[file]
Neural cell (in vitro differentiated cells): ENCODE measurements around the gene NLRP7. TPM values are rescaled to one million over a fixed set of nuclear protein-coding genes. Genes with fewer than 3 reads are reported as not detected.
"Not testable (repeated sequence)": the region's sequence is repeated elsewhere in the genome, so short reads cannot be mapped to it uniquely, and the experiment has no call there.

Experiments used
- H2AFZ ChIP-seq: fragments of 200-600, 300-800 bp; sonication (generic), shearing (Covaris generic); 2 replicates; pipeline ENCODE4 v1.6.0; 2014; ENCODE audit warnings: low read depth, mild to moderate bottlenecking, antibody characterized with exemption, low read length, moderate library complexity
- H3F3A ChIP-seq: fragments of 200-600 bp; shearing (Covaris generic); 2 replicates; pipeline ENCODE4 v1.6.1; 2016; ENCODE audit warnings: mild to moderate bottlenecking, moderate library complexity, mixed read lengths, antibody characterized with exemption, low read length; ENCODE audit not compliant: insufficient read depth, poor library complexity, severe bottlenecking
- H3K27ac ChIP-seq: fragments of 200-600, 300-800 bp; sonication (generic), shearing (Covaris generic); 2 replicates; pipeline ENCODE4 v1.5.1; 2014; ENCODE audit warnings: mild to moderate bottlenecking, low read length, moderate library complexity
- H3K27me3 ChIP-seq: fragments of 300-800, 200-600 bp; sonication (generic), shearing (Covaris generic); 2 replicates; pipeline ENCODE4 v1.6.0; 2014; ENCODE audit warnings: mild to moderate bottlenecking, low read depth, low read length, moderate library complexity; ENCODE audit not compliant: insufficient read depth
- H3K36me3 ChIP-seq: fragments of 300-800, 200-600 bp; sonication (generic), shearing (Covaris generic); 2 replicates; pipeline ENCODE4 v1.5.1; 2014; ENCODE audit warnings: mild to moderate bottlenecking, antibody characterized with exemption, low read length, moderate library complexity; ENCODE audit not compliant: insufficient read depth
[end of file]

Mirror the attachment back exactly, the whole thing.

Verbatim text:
Neural cell (in vitro differentiated cells): ENCODE measurements around the gene NLRP7. TPM values are rescaled to one million over a fixed set of nuclear protein-coding genes. Genes with fewer than 3 reads are reported as not detected.
"Not testable (repeated sequence)": the region's sequence is repeated elsewhere in the genome, so short reads cannot be mapped to it uniquely, and the experiment has no call there.

Experiments used
- H2AFZ ChIP-seq: fragments of 200-600, 300-800 bp; sonication (generic), shearing (Covaris generic); 2 replicates; pipeline ENCODE4 v1.6.0; 2014; ENCODE audit warnings: low read depth, mild to moderate bottlenecking, antibody characterized with exemption, low read length, moderate library complexity
- H3F3A ChIP-seq: fragments of 200-600 bp; shearing (Covaris generic); 2 replicates; pipeline ENCODE4 v1.6.1; 2016; ENCODE audit warnings: mild to moderate bottlenecking, moderate library complexity, mixed read lengths, antibody characterized with exemption, low read length; ENCODE audit not compliant: insufficient read depth, poor library complexity, severe bottlenecking
- H3K27ac ChIP-seq: fragments of 200-600, 300-800 bp; sonication (generic), shearing (Covaris generic); 2 replicates; pipeline ENCODE4 v1.5.1; 2014; ENCODE audit warnings: mild to moderate bottlenecking, low read length, moderate library complexity
- H3K27me3 ChIP-seq: fragments of 300-800, 200-600 bp; sonication (generic), shearing (Covaris generic); 2 replicates; pipeline ENCODE4 v1.6.0; 2014; ENCODE audit warnings: mild to moderate bottlenecking, low read depth, low read length, moderate library complexity; ENCODE audit not compliant: insufficient read depth
- H3K36me3 ChIP-seq: fragments of 300-800, 200-600 bp; sonication (generic), shearing (Covaris generic); 2 replicates; pipeline ENCODE4 v1.5.1; 2014; ENCODE audit warnings: mild to moderate bottlenecking, antibody characterized with exemption, low read length, moderate library complexity; ENCODE audit not compliant: insufficient read depth